Re: [PATCH] sched/rt: Add comments describing the RT IPI pull method
From: Peter Zijlstra
Date: Mon Feb 20 2017 - 06:12:51 EST
On Fri, Feb 17, 2017 at 04:20:49PM -0500, Steven Rostedt (VMware) wrote:
> From: "Steven Rostedt (VMware)" <rostedt@xxxxxxxxxxx>
> While looking into optimizations for the RT scheduler IPI logic, I realized
> that the comments are lacking to describe it efficiently. It deserves a
> lengthy description describing its design.
> Signed-off-by: Steven Rostedt (VMware) <rostedt@xxxxxxxxxxx>
> kernel/sched/rt.c | 63 +++++++++++++++++++++++++++++++++++++++++++++++++++++++
> 1 file changed, 63 insertions(+)
> diff --git a/kernel/sched/rt.c b/kernel/sched/rt.c
> index 4101f9d..cef9579 100644
> --- a/kernel/sched/rt.c
> +++ b/kernel/sched/rt.c
> @@ -1928,6 +1928,69 @@ static int find_next_push_cpu(struct rq *rq)
> #define RT_PUSH_IPI_EXECUTING 1
> #define RT_PUSH_IPI_RESTART 2
> + * When a high priority task schedules out from a CPU and a lower priority
> + * task is scheduled in, a check is made to see if there's any RT tasks
> + * on other CPUs that are waiting to run because a higher priority RT task
> + * is currently running on its CPU. In this case, the CPU with multiple RT
> + * tasks queued on it (overloaded) needs to be notified that a CPU has opened
> +* up that may be able to run its sleeping RT task.
Also, incorrect use of sleeping here, generally in the scheduler that
means blocked, not on runqueue, as in requires a wakeup.
> + *
> + * Instead of taking the rq lock of the overloaded CPU, which could cause
> + * a huge contention on boxes with several cores,
It is not immediately obvious to the casual reader _why_ this is so.
if lots of CPUs have just
> + * scheduled a lower priority task and there's only one overloaded CPU,
> + * these CPUs that are now running a lower priority task will simply send an
> + * IPI to the overloaded CPU with multiple RT tasks queued on it.
> + *
> + * Instead of sending an IPI to all CPUs that have overloaded RT tasks,
> + * only a single IPI is sent to one CPU. That one will try to push off its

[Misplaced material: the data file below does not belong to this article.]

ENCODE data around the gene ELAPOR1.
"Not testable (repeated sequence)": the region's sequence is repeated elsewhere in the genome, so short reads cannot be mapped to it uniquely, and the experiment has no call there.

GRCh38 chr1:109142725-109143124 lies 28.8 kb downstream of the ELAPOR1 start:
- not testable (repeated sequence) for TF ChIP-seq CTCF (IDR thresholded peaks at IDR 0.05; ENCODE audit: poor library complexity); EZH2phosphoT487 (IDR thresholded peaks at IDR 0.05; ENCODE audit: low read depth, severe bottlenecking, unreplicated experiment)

> + * overloaded task and then send an IPI to the next CPU that has overloaded RT
> + * tasks. This stops when all CPUs with overloaded RT tasks have completed.
> + * Just because a CPU may have pushed off its own overloaded RT task does
> + * not mean it should stop sending the IPI around to other overloaded CPUs.
> + * There may be another RT task waiting to run on one of those CPUs that are
> + * of higher priority than the one that was just pushed.
My brain had a bit of bother following the verbosity there. Maybe cut
this into parts;
- broadcast IPIs are bad, $reason.
- Therefore send a single IPI that visits one after another.
- termination condition for visitor..
> + * An optimization that could possibly be made is to make a CPU array similar
> + * to the cpupri array mask of all running RT tasks, but for the overloaded
> + * case, then the IPI could be sent to only the CPU with the highest priority
> + * RT task waiting, and that CPU could send off further IPIs to the CPU with
> + * the next highest waiting task. Since the overloaded case is much less likely
> + * to happen, the complexity of this implementation may not be worth it.
> + * Instead, just send an IPI around to all overloaded CPUs.
That's a lot of maybe..
> + *
> + * The rq->rt.push_flags holds the status of the IPI that is going around.
> + * A run queue can only send out a single IPI at a time. The possible flags
> + * for rq->rt.push_flags are:
> + *
> + * (None or zero): No IPI is going around for the current rq
> + * RT_PUSH_IPI_EXECUTING: An IPI for the rq is being passed around
> + * RT_PUSH_IPI_RESTART: The priority of the running task for the rq
> + * has changed, and the IPI should restart
> + * circulating the overloaded CPUs again.
> + *
> + * rq->rt.push_cpu contains the CPU that is being sent the IPI. It is updated
> + * before sending to the next CPU.
> + *
> + * When an rq schedules a lower priority task than what was currently
> + * running, the next CPU with overloaded RT tasks is examined first.
> + * That is, if CPU 1 and 5 are overloaded, and CPU 3 schedules a lower
> + * priority task, it will send an IPI first to CPU 5, then CPU 5 will
> + * send to CPU 1 if it is still overloaded.
+ $reason for this
CPU 1 will clear the
> + * rq->rt.push_flags if RT_PUSH_IPI_RESTART is not set.
> + *
> + * The first CPU to notice IPI_RESTART is set, will clear that flag and then
> + * send an IPI to the next overloaded CPU after the rq->cpu and not the next
> + * CPU after push_cpu. That is, if CPU 1, 4 and 5 are overloaded when CPU 3
> + * schedules a lower priority task, and the IPI_RESTART gets set while the
> + * handling is being done on CPU 5, it will clear the flag and send it back to
> + * CPU 4 instead of CPU 1.
> + *
> + * Note, the above logic can be disabled by turning off the sched_feature
> + * RT_PUSH_IPI. Then the rq lock of the overloaded CPU will simply be
> + * taken by the CPU requesting a pull and the waiting RT task will be pulled
> + * by that CPU. This may be fine for machines with few CPUs.
Also whitespace fail.
In general, I feel this thing could do with a dose of _why_, we can get
details of the how from the code.